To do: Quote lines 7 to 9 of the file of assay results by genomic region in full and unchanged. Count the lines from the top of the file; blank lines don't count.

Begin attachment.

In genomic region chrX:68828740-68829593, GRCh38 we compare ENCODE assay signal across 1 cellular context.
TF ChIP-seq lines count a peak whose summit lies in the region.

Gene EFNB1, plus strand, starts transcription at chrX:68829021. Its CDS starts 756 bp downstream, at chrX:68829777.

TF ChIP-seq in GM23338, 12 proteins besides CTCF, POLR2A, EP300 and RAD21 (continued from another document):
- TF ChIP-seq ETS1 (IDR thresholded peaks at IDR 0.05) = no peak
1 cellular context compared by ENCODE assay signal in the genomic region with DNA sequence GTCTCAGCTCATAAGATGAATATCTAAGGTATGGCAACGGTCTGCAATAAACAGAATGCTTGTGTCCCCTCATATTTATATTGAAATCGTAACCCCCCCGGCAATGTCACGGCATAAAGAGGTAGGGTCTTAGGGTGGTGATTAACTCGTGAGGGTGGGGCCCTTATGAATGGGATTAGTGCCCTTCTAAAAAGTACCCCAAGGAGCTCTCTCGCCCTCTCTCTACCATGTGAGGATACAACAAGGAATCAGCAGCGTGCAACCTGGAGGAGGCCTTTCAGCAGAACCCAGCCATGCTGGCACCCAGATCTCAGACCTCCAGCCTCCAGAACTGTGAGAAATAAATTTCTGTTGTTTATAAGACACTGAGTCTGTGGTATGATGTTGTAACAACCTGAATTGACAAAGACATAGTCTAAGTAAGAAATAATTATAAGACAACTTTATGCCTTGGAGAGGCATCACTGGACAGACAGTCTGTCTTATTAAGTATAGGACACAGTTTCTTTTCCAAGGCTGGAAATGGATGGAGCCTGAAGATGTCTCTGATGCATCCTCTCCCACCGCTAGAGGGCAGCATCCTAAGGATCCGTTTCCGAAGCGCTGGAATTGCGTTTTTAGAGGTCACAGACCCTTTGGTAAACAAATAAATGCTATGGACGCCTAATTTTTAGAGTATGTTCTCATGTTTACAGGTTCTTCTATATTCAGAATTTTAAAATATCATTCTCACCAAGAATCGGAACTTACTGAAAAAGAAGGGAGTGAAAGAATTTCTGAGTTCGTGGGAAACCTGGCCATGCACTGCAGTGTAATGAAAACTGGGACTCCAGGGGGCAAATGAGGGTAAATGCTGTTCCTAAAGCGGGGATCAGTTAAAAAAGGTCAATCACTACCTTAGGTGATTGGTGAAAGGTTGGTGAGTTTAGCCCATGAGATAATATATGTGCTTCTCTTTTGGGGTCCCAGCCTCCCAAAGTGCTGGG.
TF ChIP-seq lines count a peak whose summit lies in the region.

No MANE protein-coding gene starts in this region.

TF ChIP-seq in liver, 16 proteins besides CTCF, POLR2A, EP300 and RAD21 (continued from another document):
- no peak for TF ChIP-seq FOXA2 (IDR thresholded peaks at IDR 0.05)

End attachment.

TF ChIP-seq lines count a peak whose summit lies in the region.

No MANE protein-coding gene starts in this region.

TF ChIP-seq in liver, 16 proteins besides CTCF, POLR2A, EP300 and RAD21 (continued from another document):